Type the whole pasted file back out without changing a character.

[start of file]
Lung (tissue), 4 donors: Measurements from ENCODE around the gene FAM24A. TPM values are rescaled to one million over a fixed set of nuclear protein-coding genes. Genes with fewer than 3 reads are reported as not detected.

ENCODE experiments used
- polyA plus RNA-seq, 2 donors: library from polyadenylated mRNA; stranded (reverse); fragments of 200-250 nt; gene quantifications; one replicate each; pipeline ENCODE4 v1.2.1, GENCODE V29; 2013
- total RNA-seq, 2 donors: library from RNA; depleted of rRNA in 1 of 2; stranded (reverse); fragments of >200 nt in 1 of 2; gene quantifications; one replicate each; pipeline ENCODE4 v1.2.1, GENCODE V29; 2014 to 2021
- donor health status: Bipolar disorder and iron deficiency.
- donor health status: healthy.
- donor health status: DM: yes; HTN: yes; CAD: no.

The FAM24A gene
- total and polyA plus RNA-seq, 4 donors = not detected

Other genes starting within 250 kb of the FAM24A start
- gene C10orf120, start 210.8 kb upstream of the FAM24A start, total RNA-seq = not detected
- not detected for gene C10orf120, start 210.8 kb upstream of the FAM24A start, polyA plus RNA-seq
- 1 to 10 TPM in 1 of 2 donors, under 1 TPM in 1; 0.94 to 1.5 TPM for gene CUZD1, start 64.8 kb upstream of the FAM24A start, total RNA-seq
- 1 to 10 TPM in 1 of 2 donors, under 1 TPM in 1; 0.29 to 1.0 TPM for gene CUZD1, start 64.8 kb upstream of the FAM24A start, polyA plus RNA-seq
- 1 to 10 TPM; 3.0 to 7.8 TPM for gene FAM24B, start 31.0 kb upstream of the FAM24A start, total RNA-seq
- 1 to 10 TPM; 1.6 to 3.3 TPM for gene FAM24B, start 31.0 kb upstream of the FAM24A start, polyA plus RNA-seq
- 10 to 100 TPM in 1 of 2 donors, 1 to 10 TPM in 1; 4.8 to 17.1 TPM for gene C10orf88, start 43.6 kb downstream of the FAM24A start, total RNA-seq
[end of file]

Lung (tissue), 4 donors: Measurements from ENCODE around the gene FAM24A. TPM values are rescaled to one million over a fixed set of nuclear protein-coding genes. Genes with fewer than 3 reads are reported as not detected.

ENCODE experiments used
- polyA plus RNA-seq, 2 donors: library from polyadenylated mRNA; stranded (reverse); fragments of 200-250 nt; gene quantifications; one replicate each; pipeline ENCODE4 v1.2.1, GENCODE V29; 2013
- total RNA-seq, 2 donors: library from RNA; depleted of rRNA in 1 of 2; stranded (reverse); fragments of >200 nt in 1 of 2; gene quantifications; one replicate each; pipeline ENCODE4 v1.2.1, GENCODE V29; 2014 to 2021
- donor health status: Bipolar disorder and iron deficiency.
- donor health status: healthy.
- donor health status: DM: yes; HTN: yes; CAD: no.

The FAM24A gene
- total and polyA plus RNA-seq, 4 donors = not detected

Other genes starting within 250 kb of the FAM24A start
- gene C10orf120, start 210.8 kb upstream of the FAM24A start, total RNA-seq = not detected
- not detected for gene C10orf120, start 210.8 kb upstream of the FAM24A start, polyA plus RNA-seq
- 1 to 10 TPM in 1 of 2 donors, under 1 TPM in 1; 0.94 to 1.5 TPM for gene CUZD1, start 64.8 kb upstream of the FAM24A start, total RNA-seq
- 1 to 10 TPM in 1 of 2 donors, under 1 TPM in 1; 0.29 to 1.0 TPM for gene CUZD1, start 64.8 kb upstream of the FAM24A start, polyA plus RNA-seq
- 1 to 10 TPM; 3.0 to 7.8 TPM for gene FAM24B, start 31.0 kb upstream of the FAM24A start, total RNA-seq
- 1 to 10 TPM; 1.6 to 3.3 TPM for gene FAM24B, start 31.0 kb upstream of the FAM24A start, polyA plus RNA-seq
- 10 to 100 TPM in 1 of 2 donors, 1 to 10 TPM in 1; 4.8 to 17.1 TPM for gene C10orf88, start 43.6 kb downstream of the FAM24A start, total RNA-seq